Last Wednesday night I cried my way through TLC’s new docudrama – Skin Deep.
It’s a companion show to their long running My 600 Pound Life series, which I also watch.
While 600 Pound Life chronicles the journeys of Dr. Nowzaradan's weight loss surgery patients, Skin Deep focuses on what happens after an extreme amount of weight loss has occurred. I wanted to watch it because the question of what that kind of physical change does to a human body both fascinates and seriously frightens me.
In the pilot episode, one subject had lost weight via surgery, dietary changes, and exercise while the other had lost weight via dietary changes and exercise alone. Both of them had lost in excess of 130 pounds, and both of them wound up at the end of this incredibly difficult and dedicated journey extremely unhappy with the way they looked – almost more so than their unhappiness at being obese.
Watching them made me cry both because I can empathize (in a very small part) with what they were going through already and also because I’m so scared of what my end result will be once I get where I’m finally going. There was such horrible familiarity in the way the woman on the show sat in a restaurant with her husband hunched in on herself, arms crossed and hands trying to cover the flesh of her upper arms. I watched the way she shied away from the person in her life lovingly touching the parts of her body that she despised and cast a guilty glance at Ted.
It takes an unbelievable amount of work and dedication to take off so much weight, and when finished one can expect a lifetime of struggling and vigilance to keep the weight off since bodies which have been obese show a markedly lower metabolic rate than bodies which haven’t. And after all that work, you wind up terrified of public beaches and bathing suits because you look like you melted.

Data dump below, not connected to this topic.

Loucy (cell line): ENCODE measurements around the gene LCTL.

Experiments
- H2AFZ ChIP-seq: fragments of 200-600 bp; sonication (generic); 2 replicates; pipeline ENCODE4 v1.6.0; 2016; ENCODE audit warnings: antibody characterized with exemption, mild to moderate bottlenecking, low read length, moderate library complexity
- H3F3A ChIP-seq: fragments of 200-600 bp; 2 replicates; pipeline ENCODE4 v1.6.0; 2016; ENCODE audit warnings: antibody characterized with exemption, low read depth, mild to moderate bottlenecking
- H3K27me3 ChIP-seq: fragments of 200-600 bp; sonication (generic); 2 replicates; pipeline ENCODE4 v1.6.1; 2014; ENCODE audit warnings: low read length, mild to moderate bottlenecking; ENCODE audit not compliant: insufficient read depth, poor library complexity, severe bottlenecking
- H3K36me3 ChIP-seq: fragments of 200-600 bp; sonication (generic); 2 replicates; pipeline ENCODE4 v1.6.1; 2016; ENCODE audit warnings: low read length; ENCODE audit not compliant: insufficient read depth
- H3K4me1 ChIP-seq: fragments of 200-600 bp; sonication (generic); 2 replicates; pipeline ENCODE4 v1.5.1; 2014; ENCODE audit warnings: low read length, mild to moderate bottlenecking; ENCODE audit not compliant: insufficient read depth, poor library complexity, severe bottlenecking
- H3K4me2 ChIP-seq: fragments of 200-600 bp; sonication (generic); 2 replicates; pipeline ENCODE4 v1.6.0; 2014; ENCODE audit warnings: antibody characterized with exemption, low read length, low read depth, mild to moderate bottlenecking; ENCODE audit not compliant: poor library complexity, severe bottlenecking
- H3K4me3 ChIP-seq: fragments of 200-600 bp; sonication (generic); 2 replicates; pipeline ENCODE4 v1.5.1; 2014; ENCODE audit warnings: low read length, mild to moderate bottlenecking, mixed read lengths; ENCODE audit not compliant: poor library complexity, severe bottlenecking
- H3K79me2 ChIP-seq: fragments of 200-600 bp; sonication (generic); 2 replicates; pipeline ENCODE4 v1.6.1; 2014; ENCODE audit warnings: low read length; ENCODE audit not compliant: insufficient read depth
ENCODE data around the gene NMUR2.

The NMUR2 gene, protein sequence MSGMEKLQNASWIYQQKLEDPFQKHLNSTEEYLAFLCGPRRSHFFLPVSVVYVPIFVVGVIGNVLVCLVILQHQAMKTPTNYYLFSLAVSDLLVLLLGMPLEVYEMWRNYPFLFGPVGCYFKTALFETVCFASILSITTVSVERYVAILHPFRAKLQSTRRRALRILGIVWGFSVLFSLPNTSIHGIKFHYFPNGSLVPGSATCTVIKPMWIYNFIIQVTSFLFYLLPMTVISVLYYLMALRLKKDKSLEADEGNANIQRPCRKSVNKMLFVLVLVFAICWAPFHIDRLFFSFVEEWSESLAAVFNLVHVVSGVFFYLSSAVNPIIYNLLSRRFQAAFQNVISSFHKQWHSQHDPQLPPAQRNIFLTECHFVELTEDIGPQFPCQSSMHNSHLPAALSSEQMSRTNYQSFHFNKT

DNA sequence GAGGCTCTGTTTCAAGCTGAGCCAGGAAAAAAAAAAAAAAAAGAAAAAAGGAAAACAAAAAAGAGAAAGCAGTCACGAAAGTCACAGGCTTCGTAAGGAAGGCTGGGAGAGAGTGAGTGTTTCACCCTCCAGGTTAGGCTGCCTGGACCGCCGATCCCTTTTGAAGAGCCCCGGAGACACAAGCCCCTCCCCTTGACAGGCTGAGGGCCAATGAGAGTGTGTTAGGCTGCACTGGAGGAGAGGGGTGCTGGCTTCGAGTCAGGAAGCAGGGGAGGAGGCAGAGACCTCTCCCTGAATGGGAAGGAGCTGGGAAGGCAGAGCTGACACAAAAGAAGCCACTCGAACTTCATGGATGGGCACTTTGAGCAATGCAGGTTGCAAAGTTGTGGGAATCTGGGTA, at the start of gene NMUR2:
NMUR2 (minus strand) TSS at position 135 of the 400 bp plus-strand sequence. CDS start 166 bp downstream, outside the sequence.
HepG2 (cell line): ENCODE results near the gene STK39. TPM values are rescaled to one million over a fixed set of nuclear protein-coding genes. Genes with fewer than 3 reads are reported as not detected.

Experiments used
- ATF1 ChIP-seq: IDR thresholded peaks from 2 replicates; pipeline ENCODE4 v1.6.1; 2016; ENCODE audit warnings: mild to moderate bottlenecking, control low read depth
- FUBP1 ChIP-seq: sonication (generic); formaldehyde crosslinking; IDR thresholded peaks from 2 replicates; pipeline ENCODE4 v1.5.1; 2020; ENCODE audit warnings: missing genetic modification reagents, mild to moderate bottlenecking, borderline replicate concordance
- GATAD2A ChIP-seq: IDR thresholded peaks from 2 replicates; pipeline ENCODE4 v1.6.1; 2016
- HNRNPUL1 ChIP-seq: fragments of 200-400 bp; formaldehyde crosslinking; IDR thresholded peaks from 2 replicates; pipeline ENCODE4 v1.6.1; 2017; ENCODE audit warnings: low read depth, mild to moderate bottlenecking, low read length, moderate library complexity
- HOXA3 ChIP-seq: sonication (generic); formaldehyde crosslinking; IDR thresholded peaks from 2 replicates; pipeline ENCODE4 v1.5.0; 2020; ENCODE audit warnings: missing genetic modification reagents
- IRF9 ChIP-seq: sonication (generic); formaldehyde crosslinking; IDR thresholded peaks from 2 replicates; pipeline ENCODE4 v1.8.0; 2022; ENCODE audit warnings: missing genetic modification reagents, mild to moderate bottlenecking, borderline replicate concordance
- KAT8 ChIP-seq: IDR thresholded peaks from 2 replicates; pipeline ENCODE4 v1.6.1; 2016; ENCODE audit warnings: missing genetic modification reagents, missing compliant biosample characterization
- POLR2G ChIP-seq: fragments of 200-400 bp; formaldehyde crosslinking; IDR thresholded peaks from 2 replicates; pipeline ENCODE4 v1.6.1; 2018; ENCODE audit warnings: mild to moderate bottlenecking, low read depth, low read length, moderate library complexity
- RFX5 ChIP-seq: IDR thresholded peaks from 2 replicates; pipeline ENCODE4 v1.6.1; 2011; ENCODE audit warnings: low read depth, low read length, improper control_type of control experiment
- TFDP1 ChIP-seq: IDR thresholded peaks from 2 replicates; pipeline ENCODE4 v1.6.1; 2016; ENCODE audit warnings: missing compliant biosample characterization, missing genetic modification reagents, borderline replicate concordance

Essentially, there’s a certain size range that you simply can’t come back from, and I’m pretty sure I’ve been over the limit. In fact, more than once I have responded to encouraging remarks about the benefits of toning exercises with the comment, “you can’t come back from where I’ve been.”
For example when the stomach collapses over itself into an “apron” shape such as mine has, I learned last night that the muscles connecting the tissue to the abdominal wall actually detach – and then have to be re-attached surgically to repair the damage that occurs.
In the end both patients were very satisfied with their end results, and although their bodies were left with a road map of scars to show where they’d come from they did look fantastic and happy. However, looking ahead to the possibility of my future containing dangerous five and six hour long surgeries, drains protruding from my flesh, and weeks of agony and swelling - or resigning myself to loose, floppy, saggy skin for life… I honestly don’t know right now which is the best of those bad choices. The only way out is to go back in time and somehow prevent my obesity from occurring in the first place, and thus far Doc Brown has yet to show up with his DeLorean to make that happen. Living in a society that is accepting of damaged bodies would also fix the problem, but I don’t see that happening anytime soon either.
All this is assuming I’m even capable of joining the elite 1-5% of people who are able to win this battle at all, and then can obtain the vast financial resources necessary for a surgical repair.
Right now I’m feeling very daunted. Maybe I shouldn’t watch these shows.
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